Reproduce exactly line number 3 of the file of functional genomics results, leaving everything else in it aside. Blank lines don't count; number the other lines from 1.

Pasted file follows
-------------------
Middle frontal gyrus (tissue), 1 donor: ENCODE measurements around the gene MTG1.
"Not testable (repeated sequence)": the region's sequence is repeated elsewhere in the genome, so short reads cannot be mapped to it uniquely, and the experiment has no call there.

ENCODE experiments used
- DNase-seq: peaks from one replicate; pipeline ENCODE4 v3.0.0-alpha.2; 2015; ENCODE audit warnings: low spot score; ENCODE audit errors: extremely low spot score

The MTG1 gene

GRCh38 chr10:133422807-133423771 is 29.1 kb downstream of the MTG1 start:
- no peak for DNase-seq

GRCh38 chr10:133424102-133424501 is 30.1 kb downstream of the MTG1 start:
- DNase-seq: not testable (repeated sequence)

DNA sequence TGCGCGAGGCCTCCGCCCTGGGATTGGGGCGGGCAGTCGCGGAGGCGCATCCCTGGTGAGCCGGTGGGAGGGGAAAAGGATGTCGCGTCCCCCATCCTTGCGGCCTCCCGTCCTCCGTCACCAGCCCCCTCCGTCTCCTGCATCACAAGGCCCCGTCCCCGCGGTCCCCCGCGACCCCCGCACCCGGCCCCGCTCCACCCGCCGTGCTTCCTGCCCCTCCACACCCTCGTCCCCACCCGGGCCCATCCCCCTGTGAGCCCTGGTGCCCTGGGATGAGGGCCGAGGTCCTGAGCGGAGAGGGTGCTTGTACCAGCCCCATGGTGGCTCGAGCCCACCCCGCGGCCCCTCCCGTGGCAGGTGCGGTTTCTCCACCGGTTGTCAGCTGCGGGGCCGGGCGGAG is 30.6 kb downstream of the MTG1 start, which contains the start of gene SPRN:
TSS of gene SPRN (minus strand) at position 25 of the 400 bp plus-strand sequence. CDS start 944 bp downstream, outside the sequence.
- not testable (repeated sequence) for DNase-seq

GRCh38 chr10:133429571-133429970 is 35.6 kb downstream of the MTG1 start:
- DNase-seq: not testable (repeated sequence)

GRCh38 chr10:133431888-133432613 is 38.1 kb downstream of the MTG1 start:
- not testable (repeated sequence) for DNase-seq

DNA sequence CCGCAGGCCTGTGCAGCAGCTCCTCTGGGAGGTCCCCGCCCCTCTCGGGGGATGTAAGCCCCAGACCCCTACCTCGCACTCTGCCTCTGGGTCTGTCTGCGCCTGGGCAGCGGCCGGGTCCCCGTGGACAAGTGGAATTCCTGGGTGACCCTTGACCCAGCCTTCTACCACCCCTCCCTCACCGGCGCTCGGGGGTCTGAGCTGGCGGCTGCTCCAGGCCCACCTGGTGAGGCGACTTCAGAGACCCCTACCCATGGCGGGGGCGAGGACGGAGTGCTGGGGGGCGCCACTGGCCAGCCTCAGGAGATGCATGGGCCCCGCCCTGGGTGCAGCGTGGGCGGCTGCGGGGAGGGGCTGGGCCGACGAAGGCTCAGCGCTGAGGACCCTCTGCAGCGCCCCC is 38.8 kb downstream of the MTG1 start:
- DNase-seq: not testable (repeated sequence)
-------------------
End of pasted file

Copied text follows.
ENCODE experiments used